Summer and projects, huh?
Sounds like a perfect combination for science and engineering enthusiasts.
My nephew Robert joked about how summer can be a good time to learn new things, yet many people tend to slip into ‘consumer mode’ wasting it passively just watching TV.
That’s why these five summer engineering projects are not only a great way to pass time but also enable you to develop and hone your engineering skills. Some of them do not even require any engineering background as a prerequisite and are a great way to learn something new– not to mention they are cheap.
Plus, the difficulty will vary progressively, so there’s something in there for every level and skill set.
Read on to find something that will inspire your (or your kid’s) next tinkering session!
#1 DIY Bubble Blower [For Preschoolers]
It’s no secret that kids love bubbles.
No wonder it keeps them entertained for hours. Instead of buying bubble blowers with the traditional bubble wand, why not make one?
This fun project is for homeschool and preschool kids and makes use of readily available materials.
What you’ll need
- Plastic cup.
- Plastic straw.
What to do
- Make a small hole on the side of the plastic cup. The hole should be big enough to stick in your straw.
- Pour a mixture of water and soap into the cup. The liquid level should be lower than the hole you made.
- Attach the key-ring to the plastic straw.
- Stick the ring end into the cup and blow away the bubbles.
Bubbles are a fun way to learn scientific concepts like elasticity, surface tension, and chemistry.
They are observed to be pockets of air wrapped in an oily film whose inside and outside surfaces consist of soap molecules. Water is found in between the two soap layers.
The water together with the two soapy surfaces holds the air inside under the forces of surface tension.
This experiment can be a great opportunity to answer questions such as why bubbles are round? Why do bubbles pop?
Why do bubbles stick together?
It’s obvious that there’s a LOT of learning and fun in your humble bubble!
#2 Water Bottle Vacuum Cleaner [DIY Project for High Schoolers]
Vacuum cleaners have been with us since 1901.
So if the first vac saw the light of day 120-odd years ago, how tricky can it be to DIY a simple vac today?
Oddly enough, it’s easier than it seems! All you need is an empty water bottle, a DC motor, and a couple of other items that probably lie around the house already. (More on that below.)
How do they work?
The fan in the cleaner forces air to move in one direction which creates a low-pressure region on one side (hence the name ‘vacuum cleaner’) and a high-pressure region on the other side.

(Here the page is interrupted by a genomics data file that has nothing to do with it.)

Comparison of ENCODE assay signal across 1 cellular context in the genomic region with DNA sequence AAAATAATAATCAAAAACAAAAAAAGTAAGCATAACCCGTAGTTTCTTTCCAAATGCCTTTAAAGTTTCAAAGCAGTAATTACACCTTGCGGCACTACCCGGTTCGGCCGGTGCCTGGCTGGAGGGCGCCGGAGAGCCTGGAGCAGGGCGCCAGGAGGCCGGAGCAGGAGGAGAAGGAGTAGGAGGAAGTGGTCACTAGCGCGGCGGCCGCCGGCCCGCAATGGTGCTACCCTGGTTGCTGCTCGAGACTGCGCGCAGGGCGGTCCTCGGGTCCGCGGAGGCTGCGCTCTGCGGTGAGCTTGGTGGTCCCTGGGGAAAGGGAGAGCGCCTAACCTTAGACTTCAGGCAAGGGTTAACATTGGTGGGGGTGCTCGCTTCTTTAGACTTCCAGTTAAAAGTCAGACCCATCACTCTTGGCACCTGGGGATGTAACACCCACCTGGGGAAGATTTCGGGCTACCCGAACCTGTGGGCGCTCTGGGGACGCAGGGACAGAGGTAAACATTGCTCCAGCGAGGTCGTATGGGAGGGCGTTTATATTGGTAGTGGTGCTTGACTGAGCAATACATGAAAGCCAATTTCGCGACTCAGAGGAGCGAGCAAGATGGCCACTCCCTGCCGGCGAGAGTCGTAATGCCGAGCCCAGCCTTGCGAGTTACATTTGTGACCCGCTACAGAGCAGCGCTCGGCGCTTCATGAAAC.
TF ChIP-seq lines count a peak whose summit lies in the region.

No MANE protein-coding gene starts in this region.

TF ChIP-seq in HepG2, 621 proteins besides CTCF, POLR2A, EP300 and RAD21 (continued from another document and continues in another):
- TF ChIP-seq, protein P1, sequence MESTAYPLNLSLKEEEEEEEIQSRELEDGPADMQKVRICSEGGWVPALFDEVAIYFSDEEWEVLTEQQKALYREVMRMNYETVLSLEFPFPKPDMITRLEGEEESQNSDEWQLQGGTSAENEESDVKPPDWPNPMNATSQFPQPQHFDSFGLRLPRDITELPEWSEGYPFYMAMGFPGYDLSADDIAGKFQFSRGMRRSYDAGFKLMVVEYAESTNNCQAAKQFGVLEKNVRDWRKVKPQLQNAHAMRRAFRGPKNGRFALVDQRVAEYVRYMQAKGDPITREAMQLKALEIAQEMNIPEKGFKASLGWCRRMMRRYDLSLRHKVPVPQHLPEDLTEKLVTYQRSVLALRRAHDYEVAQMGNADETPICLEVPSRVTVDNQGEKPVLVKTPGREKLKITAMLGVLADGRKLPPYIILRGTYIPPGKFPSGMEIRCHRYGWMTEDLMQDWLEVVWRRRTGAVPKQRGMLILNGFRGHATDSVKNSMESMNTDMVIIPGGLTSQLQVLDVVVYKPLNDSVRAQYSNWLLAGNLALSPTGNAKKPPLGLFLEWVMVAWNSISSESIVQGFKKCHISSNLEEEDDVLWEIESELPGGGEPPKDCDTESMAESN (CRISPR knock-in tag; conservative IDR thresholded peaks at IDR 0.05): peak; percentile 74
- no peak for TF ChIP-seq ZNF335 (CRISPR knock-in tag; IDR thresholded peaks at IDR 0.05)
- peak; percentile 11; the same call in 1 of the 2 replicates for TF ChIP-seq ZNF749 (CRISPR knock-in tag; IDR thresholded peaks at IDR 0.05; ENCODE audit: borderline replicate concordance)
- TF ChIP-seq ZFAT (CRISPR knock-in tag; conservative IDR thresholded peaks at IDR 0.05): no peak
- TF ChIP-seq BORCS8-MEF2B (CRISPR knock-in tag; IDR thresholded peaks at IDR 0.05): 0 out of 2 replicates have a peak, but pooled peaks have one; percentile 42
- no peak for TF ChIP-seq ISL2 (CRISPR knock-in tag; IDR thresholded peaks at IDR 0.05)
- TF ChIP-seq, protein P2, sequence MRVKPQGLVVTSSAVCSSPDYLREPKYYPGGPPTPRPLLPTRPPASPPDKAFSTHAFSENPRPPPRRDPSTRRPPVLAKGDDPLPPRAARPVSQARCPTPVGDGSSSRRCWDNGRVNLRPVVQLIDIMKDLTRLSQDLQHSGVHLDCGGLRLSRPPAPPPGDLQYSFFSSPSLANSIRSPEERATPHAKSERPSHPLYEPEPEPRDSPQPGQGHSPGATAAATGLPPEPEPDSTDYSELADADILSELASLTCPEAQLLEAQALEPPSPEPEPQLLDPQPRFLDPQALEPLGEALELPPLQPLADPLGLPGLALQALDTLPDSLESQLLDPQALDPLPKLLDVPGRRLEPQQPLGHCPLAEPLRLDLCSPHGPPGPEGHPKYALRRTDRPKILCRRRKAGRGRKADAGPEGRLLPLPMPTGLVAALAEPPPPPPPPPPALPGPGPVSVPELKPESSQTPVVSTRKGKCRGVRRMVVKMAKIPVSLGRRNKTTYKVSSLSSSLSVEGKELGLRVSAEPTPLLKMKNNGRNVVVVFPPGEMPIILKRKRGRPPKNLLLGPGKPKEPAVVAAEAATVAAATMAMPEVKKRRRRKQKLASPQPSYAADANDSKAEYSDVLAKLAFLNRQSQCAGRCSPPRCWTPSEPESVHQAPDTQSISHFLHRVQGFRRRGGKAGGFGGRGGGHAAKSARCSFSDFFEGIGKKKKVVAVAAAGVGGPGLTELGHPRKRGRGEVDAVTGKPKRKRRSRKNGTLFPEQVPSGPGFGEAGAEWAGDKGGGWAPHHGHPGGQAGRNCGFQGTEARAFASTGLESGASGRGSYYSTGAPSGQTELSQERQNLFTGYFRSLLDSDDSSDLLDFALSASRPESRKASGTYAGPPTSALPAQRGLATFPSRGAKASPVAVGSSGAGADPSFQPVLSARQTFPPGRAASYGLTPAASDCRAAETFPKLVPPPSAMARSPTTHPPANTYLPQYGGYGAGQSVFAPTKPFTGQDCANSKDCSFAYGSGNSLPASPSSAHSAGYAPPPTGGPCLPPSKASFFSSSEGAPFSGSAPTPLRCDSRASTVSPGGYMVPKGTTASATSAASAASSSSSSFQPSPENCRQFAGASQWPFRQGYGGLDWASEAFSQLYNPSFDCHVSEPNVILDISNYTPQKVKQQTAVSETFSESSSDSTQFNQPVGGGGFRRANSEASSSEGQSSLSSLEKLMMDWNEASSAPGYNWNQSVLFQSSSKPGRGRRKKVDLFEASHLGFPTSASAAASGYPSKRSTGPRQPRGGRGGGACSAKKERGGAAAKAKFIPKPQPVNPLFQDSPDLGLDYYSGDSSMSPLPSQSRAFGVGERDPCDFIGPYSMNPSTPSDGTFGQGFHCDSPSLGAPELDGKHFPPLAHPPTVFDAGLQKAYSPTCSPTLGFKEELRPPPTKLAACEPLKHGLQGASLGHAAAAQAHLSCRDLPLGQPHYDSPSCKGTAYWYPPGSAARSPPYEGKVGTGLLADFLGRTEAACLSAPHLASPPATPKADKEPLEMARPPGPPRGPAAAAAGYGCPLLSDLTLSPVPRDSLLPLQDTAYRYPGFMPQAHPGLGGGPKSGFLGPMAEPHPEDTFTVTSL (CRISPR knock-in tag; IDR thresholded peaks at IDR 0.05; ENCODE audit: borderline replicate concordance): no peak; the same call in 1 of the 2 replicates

Air which is at atmospheric pressure rushes to fill the partial vacuum through the nozzle and in the process picks up dirt particles.
If that sounds interesting already, check out this cool mechanical engineering project that creatively turns a plastic soda bottle into a vacuum cleaner.
What’s even cooler is that it’s also a creative way to recycle plastic bottles.
What you’ll need
- Plastic bottle.
- Empty soda can.
- A porous piece of cloth.
- Double-sided tape
- DC motor.
- Hot glue gun.
- Small bendable pipe.
- Cutting tools (Paper cutter and big pair of scissors).
What to do
First, you’ll need to make the dirt compartment as it’s the main part.
- Cut the plastic bottle in half.
- Make suction holes at the lower part of the bottom half.
- Cut out a hole for the motor at the bottom of the lower half.
- The top half will form the suction tube. Attach the bendable pipe to the lid of the bottle and reinforce it with glue.
The fan uses some interesting concepts from aerodynamics.
- Cut open the soda can.
- Using a pair of compasses, trace a circular section for the fan.
- Cut out the traced piece and cut out fins to resemble a fan.
- You can use the inner tubing of a pen to attach the fan to the motor shaft.
- Fix the motor to its hole with the fan blades on the inside of the bottle.
- Using the double-sided tape, put together the top and the bottom parts with the porous cloth in between.
- Power the motor and test out your vacuum cleaner.
No need to worry about the materials as you can very cheaply source them from Amazon or your local store.
To make it easy to use, you can include a cardboard handle that you can decorate to your liking.
#3 Homemade Solar Mobile Phone Charger [Intermediate to Advanced Enthusiasts]
Charging your phone is already an everyday routine.
Electricity is the most common energy source in many households (check out our article on hydroelectric power generation). Wouldn’t it be cool to charge your phone with a free and renewable source of energy?
In this summer project for engineering students, discover how you can use solar energy as an alternative power source to juice up your phone.
What you’ll need
- 6V mini solar panel (available on Amazon).
- USB Connector.
- 7805 regulator IC (around $0.06 per piece).
- Connecting wires.
What to do
- Using pencils, support the solar panel on cardboard using glue.
- Connect the solar panel and USB to the regulator IC terminals (See the video below to see how to connect the terminals).
- Once set up, position the panel so that it’s exposed to sunlight.
- Connect your phone charger.
If you know the struggle with charging phones, this project reduces the hassle of having to compete with others for cables, ports, and outlets.
An added advantage is that the system is very portable due to its miniature size.
Solar is an environmentally friendly source of energy and an awesome alternative to electricity.
#4 A Chapstick Flashlight (Under $10) – [For Everyone]
Nothing is cooler than a chapstick that actually lights up.